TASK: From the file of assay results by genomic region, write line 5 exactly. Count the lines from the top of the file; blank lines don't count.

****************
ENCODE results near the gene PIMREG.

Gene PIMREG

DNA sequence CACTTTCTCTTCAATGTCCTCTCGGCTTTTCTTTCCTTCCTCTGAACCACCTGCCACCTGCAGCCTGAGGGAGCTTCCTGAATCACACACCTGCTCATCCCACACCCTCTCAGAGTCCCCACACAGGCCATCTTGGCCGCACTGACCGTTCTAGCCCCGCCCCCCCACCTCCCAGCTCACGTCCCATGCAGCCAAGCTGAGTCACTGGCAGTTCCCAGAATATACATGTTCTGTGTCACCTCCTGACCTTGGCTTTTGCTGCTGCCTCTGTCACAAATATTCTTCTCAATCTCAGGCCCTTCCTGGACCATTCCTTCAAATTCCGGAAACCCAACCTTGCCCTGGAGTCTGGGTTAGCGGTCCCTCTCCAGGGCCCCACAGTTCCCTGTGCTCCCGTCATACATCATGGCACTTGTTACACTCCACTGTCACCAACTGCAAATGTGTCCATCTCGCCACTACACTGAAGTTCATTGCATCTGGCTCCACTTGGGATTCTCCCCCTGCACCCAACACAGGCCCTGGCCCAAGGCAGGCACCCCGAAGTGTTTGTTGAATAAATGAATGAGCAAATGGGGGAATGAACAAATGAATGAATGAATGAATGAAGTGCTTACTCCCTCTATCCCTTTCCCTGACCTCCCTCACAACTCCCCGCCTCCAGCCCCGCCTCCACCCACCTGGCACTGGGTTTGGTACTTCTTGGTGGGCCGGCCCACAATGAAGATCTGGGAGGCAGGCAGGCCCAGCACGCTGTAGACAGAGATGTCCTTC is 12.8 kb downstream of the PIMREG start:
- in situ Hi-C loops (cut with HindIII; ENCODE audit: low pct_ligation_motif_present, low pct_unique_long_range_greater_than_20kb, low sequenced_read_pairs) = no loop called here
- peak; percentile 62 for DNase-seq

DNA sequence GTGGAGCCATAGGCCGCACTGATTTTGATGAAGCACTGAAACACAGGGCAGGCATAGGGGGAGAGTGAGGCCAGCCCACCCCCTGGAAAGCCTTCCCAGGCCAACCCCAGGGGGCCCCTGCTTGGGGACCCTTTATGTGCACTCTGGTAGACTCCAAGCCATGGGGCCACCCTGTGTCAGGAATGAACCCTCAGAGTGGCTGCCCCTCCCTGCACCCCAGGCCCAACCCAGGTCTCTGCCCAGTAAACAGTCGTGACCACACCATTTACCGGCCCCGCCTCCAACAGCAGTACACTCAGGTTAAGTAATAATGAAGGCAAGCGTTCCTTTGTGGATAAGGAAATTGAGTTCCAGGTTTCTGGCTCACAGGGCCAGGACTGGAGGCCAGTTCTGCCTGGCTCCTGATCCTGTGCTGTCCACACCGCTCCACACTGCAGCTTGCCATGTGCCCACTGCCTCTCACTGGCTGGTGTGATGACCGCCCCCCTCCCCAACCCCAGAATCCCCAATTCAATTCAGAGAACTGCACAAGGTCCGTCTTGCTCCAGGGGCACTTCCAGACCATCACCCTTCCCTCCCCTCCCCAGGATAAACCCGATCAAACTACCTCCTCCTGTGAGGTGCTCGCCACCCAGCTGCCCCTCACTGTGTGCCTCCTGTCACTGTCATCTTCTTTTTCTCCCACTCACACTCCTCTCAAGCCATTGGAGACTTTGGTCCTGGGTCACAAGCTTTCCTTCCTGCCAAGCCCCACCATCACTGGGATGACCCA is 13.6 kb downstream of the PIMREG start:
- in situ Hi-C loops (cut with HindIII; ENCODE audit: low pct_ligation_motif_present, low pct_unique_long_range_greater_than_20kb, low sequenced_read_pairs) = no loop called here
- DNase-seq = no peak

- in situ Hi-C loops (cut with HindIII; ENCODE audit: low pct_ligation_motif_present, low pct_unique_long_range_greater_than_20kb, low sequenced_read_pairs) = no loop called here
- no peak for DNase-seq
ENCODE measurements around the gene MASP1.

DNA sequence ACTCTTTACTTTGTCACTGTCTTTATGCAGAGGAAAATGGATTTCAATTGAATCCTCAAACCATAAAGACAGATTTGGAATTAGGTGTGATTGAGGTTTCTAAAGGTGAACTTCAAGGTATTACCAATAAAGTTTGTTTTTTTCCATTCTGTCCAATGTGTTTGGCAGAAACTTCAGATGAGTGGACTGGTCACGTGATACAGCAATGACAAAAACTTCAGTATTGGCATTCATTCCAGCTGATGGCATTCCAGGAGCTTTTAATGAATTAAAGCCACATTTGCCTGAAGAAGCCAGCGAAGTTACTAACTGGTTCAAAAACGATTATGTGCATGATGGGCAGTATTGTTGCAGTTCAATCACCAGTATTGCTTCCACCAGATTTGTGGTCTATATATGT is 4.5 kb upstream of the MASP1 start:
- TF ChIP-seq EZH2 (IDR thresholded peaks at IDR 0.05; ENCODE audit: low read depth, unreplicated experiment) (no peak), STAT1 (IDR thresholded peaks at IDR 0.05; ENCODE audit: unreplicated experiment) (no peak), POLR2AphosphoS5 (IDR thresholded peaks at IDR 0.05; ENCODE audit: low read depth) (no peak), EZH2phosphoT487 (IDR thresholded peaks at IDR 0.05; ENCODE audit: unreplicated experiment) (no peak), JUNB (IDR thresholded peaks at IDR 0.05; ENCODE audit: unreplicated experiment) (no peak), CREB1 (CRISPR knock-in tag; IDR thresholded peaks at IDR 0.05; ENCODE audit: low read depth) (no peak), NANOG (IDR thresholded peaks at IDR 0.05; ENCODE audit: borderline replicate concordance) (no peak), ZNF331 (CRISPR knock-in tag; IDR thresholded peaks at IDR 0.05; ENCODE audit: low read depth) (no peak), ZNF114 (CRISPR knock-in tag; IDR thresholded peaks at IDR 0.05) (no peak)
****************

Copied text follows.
- peak; percentile 62 for DNase-seq